Most people get married with the idea of staying married for a lifetime. They fall in love and have nothing but “happily ever after” in their future goals and dreams. Going into marriage, many couples believe that opening joint credit is the most advantageous method of managing their finances. While saying, “what’s yours is mine and what’s mine is yours,” is easy – any time finances become tight or money becomes an issue, joint credit is not always the easiest to manage. Before becoming one in every sense of the term, it is important to stop and really consider the pros and cons of joint credit.
Every couple will struggle with money at some point in a marriage. Whether it is differing spending habits, differing views on saving, or differing opinions on what to purchase and when – money can cause a strain on a relationship. A joint credit account is an account that is co-signed by two individuals who will share an equal access to a single account.
- One account. Managing one account is simply easier than managing multiple accounts. Money entering and exiting one account makes it easier to track all cash flow.
- Lower bank fees. Many banks require a fee for every account that is opened. Having a single account means you only have one fee. Many banks also require a minimum balance to be maintained to avoid a monthly fee. A joint account increases the cash in the account and can help to avoid fees.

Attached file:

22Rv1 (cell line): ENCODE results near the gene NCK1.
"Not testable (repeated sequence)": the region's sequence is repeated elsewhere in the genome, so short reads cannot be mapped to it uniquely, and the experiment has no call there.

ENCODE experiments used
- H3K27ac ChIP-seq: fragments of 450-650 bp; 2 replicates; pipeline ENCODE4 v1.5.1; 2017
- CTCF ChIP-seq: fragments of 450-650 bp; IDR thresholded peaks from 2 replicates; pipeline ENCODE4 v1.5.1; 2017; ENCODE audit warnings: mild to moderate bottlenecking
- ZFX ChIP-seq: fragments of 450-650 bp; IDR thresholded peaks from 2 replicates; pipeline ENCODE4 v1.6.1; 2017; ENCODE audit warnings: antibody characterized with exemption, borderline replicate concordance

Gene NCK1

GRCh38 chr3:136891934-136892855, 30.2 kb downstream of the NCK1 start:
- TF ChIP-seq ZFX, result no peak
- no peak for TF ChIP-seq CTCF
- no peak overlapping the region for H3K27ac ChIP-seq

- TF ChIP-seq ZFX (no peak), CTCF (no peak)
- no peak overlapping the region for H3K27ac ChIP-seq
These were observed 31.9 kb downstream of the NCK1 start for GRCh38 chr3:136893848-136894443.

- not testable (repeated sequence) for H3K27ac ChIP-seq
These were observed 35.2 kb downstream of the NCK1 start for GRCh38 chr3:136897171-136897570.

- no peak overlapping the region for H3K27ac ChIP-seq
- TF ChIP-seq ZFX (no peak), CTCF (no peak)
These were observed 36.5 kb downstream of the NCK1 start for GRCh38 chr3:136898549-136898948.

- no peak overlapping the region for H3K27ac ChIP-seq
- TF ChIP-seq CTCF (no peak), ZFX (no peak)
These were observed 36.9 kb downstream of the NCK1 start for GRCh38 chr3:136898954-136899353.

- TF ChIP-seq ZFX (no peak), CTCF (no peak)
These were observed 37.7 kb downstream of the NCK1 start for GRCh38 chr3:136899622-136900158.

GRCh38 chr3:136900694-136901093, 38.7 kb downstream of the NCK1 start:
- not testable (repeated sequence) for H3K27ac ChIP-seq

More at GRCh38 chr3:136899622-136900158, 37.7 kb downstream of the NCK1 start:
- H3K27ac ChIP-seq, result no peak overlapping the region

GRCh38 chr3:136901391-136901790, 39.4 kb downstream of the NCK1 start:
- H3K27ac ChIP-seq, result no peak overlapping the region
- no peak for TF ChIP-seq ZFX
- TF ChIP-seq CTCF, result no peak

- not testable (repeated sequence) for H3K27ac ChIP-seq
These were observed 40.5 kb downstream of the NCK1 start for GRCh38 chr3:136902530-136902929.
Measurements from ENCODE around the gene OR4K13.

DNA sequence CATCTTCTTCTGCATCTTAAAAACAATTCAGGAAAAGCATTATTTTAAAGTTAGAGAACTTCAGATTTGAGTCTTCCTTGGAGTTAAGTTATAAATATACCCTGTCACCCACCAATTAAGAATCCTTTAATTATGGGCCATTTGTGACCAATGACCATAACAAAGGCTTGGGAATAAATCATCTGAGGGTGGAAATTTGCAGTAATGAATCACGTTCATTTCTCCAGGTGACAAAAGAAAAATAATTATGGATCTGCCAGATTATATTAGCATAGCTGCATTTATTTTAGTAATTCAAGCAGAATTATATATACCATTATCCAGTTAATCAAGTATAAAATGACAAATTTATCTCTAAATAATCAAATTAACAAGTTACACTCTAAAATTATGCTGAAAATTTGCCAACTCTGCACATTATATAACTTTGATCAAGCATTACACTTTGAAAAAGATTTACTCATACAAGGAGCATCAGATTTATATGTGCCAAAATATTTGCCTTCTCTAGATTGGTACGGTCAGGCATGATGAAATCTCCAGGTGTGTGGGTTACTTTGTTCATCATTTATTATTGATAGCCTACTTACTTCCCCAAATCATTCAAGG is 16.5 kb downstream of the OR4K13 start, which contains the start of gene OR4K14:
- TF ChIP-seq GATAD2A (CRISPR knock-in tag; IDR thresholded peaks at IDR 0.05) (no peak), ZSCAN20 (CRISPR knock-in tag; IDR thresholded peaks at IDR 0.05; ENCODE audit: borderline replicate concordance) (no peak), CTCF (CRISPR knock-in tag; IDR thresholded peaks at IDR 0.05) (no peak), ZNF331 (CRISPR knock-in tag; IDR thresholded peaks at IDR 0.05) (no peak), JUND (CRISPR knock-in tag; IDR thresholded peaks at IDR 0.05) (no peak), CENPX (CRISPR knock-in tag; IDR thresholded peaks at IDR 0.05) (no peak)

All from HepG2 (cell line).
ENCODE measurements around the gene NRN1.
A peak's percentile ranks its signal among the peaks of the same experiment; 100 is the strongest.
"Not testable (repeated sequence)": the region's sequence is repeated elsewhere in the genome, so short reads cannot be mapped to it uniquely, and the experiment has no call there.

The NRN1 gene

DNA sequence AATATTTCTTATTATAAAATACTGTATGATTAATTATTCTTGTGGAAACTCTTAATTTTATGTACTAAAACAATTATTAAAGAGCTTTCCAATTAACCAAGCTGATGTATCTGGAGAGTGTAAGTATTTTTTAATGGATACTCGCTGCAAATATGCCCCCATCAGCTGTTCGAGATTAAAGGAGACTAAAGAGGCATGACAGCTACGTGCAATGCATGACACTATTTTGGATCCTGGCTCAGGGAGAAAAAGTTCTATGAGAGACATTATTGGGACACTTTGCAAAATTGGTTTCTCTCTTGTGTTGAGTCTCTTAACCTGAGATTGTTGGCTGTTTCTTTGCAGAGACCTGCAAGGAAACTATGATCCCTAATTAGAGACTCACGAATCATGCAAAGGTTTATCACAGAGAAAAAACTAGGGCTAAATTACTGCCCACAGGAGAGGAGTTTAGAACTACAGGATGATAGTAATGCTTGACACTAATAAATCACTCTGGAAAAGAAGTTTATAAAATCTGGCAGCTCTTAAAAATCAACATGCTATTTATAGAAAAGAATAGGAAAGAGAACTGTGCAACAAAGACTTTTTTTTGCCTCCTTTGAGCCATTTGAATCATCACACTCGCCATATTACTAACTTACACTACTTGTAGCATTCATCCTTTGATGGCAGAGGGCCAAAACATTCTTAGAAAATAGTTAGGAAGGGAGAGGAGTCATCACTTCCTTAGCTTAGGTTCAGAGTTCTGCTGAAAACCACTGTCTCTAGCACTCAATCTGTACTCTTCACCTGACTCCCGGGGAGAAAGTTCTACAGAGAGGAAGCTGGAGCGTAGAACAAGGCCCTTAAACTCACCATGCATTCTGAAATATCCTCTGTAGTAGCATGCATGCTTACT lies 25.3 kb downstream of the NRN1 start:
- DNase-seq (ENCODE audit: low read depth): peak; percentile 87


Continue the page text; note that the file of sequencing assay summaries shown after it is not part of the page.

- Accountability. Two people offer more accountability than one single person. Knowing what each person spends can help keep the other accountable for his/her spending.
- Overdrafts. If one person in a joint account is not responsible with recording expenses, an account can be over drafted. This can cause additional interest to the account, causing a strain on a relationship.
- Creditors and debt collectors. Should a financial crisis arise and one person on a joint account finds him/herself in debt, a joint account can be ceased to pay debts. Since both signatures are on a joint account, both credit scores could suffer.
- Separation and divorce. Should a marriage split up, a joint account becomes extremely difficult to manage and to determine whose money is whose. Also, if one partner denies the other access to the account and bills go unpaid, your personal credit score can suffer.
Marriage is a huge decision. While it can certainly be a blessing in life, it is best never to go into a marriage with unreal expectations. Not planning for your personal financial future before you get married can leave you with negative ramifications should the marriage end. Take the time to decide if a joint account is best before you open one.
Posted on behalf of Boudreaux Law Firm